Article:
The book is organized as follows: In chapter 1 the equations of classical elasticity are presented in its strong and weak (variational) forms, and in chapter 2 the FE displacement approximation is explained, including numerical integration. Further, transient problems are formulated via the additional discretization of time, and processes with material and geometric nonlinearities are discussed. Chapter 3 treats solution strategies for a system of nonlinear algebraic equations (Newton methods, line search procedures). Chapter 4 deals with the more complex material behaviour (linear viscoelasticity, classical plasticity, explicit and implicit methods, isotropic and generalized plasticity resp., nonlinear creep models, viscoplasticity, creep of metals, soil mechanics, no-tension materials). Chapter 5 is devoted to the theory of a hyperelastic material under finite deformation and to the corresponding FE approximations which are based on displacement and mixed variational formulations. In addition, the authors consider pressure loads and state that the tangent load-stiffness matrix is unsymmetric in general, with the exception of a constant pressure loading which acts on a closed surface. This statement, however, is incorrect: If there exists a pressure potential, the pressure load operator is conservative and, as a consequence, the tangent stiffness is symmetric. In chapter 6 the authors present, using a rate form, some more general methods for the modelling of elastic, viscoelastic and elastoplastic behaviours. Chapter 7 introduces into the modelling of contact of deformable bodies under frictional conditions using the FE discretization. Chapter 8 contains the elements of analytical mechanics and multibody systems, and chapter 9 (written by Nenat Bicanic) is concerned with the so-called discrete element method for the simulation of dynamic behaviour of systems of rigid, pseudorigid or deformable separated or contacting bodies.

In the remaining part of the book mainly structural mechanics problems are discussed. Chapter 10 contains the linear rod and beam equations (Bernoulli, Timoshenko), including FE solutions. Further in chapter 11 the Kirchhoff plate equations are established and various discretization procedures are explained. In the following chapter 12 thick plates (Reissner, Mindlin) are studied including mixed formulation, collocation constraints and inelastic behaviour. According to the historical development, thin shells are considered at first as an assembly of flat elements (chapter 13). In chapter 14 the special case of unsymmetric shells is investigated, using straight and curved elements respectively. The more general case of thick shells is treated in chapter 15. The finite strip method is given a special attention in chapter 16. Large displacement problems of elastic beams, plates and shells are discussed in chapter 17, together with the stability of equilibrium. Chapter 18 is contributed by B. A. Schrefler; it deals with multiscale material modelling for the evaluation of effective properties of materials with internal structure, for instance composites. In the final chapter 19 and in the appendix the authors present additional and useful hints for effective FE procedures, for the solution of nonlinear and eigenproblems, for the use of the isoparametric concept and for the invariants of second-order tensors.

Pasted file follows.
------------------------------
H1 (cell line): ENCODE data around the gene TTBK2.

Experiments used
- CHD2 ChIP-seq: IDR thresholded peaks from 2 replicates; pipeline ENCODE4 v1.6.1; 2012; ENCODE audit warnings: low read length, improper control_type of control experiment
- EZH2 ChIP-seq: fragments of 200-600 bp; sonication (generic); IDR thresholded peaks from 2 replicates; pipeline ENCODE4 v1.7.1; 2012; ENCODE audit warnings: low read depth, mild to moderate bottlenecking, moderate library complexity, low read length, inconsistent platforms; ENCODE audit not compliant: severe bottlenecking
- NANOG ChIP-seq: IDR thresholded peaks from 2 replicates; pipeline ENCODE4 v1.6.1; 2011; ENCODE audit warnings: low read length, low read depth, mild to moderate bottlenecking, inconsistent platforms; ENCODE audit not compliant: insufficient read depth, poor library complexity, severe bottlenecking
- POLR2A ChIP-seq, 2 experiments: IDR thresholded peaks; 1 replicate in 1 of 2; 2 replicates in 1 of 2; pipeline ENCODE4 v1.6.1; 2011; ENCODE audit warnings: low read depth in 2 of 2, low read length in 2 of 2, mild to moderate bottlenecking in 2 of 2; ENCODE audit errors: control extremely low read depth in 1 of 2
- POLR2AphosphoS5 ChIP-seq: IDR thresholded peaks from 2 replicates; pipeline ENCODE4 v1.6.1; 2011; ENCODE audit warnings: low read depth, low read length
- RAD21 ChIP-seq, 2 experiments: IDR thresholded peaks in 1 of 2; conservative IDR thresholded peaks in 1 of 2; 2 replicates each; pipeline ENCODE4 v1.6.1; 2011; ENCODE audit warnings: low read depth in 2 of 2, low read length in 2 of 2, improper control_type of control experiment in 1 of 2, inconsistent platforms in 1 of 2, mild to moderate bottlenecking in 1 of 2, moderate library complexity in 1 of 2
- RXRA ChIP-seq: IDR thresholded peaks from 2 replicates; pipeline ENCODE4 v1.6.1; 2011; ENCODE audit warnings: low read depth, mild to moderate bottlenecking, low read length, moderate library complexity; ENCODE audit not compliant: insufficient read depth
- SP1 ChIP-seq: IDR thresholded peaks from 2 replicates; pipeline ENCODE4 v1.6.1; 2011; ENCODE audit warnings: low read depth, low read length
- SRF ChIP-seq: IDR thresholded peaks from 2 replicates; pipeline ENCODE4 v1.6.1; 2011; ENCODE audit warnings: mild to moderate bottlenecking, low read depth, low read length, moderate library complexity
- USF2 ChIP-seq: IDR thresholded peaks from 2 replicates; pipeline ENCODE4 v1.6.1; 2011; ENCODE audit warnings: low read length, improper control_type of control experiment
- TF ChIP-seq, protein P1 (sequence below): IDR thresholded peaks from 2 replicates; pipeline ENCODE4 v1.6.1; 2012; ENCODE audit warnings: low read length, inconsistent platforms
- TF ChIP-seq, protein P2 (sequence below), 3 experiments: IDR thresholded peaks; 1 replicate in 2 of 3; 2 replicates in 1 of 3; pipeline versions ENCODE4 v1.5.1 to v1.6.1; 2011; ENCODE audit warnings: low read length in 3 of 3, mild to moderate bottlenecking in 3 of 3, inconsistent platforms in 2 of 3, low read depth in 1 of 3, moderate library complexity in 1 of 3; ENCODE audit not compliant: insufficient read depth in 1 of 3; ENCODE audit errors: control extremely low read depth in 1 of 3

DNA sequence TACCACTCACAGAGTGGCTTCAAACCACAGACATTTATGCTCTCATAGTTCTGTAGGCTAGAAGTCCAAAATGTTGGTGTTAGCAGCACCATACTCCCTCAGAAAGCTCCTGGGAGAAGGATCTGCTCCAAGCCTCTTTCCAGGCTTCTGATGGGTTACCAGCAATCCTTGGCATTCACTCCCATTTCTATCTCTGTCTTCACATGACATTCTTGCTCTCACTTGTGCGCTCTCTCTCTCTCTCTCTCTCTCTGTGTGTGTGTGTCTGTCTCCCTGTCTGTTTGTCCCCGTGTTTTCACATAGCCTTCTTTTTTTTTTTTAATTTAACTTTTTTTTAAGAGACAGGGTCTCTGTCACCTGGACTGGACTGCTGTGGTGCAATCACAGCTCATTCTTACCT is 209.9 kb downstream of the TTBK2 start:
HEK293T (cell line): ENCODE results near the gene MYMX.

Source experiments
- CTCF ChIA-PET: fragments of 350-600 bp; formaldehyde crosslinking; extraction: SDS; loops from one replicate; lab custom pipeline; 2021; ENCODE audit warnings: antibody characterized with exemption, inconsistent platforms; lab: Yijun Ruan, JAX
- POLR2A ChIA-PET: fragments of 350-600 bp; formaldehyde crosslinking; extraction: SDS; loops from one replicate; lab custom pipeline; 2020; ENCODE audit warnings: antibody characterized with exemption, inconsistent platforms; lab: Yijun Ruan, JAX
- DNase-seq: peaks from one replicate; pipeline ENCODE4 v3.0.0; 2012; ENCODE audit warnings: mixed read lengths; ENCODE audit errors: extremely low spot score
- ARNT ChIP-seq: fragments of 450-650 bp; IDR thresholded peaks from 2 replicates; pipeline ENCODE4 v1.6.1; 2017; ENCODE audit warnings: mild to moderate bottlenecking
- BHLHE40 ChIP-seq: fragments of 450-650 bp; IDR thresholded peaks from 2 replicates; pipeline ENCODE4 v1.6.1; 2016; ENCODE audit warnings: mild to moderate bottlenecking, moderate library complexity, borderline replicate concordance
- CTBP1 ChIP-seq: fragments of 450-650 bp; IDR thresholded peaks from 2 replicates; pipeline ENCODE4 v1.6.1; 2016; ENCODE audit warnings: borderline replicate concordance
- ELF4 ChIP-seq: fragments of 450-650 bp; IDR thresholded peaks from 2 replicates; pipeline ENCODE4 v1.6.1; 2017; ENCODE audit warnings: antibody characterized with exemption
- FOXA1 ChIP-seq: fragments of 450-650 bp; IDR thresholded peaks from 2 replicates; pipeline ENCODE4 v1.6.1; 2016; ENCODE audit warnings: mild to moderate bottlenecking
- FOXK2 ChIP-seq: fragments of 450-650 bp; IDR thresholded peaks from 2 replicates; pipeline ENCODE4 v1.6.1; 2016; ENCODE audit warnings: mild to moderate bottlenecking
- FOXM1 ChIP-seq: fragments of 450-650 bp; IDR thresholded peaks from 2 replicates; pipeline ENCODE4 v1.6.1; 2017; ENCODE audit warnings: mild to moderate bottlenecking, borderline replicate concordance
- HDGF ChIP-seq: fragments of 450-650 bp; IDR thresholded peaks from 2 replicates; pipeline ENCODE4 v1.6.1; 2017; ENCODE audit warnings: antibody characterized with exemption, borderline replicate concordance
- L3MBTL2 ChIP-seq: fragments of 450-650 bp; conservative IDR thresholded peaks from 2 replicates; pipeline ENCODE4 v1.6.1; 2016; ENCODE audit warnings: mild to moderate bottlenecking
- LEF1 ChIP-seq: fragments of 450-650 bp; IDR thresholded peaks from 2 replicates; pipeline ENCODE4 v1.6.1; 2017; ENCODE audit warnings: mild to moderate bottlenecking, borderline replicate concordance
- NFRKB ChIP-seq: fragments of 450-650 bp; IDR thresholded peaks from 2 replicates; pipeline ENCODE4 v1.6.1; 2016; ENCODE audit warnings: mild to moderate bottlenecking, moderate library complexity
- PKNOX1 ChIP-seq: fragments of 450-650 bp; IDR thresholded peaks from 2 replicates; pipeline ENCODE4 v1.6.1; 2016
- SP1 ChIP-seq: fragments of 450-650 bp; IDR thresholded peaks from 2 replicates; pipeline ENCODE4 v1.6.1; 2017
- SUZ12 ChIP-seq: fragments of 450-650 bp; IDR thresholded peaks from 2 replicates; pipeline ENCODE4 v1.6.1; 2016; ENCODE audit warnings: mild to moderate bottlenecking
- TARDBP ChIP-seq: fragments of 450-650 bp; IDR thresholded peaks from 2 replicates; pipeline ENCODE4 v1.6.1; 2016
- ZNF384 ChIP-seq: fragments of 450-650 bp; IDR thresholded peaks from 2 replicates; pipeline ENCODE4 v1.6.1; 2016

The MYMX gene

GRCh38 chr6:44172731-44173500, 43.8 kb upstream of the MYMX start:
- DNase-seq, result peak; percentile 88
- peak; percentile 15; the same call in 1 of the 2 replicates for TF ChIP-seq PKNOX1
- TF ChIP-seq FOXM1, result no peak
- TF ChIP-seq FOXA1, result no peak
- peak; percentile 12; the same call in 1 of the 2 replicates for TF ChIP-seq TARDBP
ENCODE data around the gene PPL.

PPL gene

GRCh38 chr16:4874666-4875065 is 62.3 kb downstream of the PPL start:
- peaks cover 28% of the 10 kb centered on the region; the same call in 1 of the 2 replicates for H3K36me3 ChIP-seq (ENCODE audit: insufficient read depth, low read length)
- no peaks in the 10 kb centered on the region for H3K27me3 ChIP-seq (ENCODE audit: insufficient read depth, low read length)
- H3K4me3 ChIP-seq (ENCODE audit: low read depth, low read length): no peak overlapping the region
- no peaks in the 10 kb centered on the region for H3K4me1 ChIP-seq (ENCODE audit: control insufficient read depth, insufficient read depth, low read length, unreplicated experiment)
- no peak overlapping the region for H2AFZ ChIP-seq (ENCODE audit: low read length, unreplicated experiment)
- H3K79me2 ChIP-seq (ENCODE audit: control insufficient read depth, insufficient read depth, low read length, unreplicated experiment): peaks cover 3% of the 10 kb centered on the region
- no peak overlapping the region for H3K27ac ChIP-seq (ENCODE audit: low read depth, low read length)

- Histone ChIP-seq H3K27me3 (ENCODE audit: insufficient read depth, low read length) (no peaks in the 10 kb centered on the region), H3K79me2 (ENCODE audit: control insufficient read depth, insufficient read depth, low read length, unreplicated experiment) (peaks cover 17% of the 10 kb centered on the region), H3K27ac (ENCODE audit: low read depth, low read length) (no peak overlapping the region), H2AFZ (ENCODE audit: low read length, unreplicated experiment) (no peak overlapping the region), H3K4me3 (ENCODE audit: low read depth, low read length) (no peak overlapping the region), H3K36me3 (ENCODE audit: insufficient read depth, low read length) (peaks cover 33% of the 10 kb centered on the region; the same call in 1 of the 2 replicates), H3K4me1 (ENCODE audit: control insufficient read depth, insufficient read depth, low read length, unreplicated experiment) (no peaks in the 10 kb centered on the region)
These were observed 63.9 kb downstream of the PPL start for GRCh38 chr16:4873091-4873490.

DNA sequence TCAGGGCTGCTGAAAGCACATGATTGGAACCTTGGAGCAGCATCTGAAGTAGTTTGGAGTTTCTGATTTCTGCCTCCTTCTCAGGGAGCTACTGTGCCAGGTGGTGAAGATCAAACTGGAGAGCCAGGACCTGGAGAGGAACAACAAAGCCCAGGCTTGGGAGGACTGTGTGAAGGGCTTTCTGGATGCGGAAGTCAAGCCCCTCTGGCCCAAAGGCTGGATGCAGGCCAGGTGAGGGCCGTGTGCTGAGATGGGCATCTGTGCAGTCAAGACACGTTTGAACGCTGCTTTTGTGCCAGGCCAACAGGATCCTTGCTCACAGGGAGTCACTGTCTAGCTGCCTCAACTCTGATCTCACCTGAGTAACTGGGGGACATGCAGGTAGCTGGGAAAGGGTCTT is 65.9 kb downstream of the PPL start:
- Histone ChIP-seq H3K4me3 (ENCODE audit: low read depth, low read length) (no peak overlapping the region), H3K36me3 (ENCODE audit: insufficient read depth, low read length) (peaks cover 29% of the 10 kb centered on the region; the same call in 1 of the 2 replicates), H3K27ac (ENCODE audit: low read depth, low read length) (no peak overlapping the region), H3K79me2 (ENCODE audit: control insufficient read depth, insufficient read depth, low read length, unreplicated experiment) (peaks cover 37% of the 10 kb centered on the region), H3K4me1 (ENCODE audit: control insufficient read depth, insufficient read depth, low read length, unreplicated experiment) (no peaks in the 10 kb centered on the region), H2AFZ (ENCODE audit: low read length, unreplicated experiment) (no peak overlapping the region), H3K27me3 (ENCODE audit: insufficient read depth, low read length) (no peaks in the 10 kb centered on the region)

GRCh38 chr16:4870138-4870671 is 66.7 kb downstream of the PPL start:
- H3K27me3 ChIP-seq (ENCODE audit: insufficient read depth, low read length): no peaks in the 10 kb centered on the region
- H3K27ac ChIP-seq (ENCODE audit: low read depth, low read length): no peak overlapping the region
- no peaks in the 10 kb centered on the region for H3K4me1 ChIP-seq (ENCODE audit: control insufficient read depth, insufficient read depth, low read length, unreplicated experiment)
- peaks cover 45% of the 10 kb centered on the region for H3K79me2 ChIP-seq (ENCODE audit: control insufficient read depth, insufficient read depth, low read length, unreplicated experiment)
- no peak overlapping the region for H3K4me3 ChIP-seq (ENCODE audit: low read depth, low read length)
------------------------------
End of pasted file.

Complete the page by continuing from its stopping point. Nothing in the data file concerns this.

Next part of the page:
Summarizing, it can be stated that the book, written by two well-known pioneers of the FE method, represents the state of the art of this method. It is suited mainly for graduates, but also for academic engineers and applied mathematicians, and can be used for self-study as well. The list of references contains more than 1000 authors.

Reviewer: Hans Bufler (GrĂ¤felfing)

##### MSC:

74-01 | Introductory exposition (textbooks, tutorial papers, etc.) pertaining to mechanics of deformable solids |

74S05 | Finite element methods applied to problems in solid mechanics |

74Kxx | Thin bodies, structures |

70-08 | Computational methods for problems pertaining to mechanics of particles and systems |

70E55 | Dynamics of multibody systems |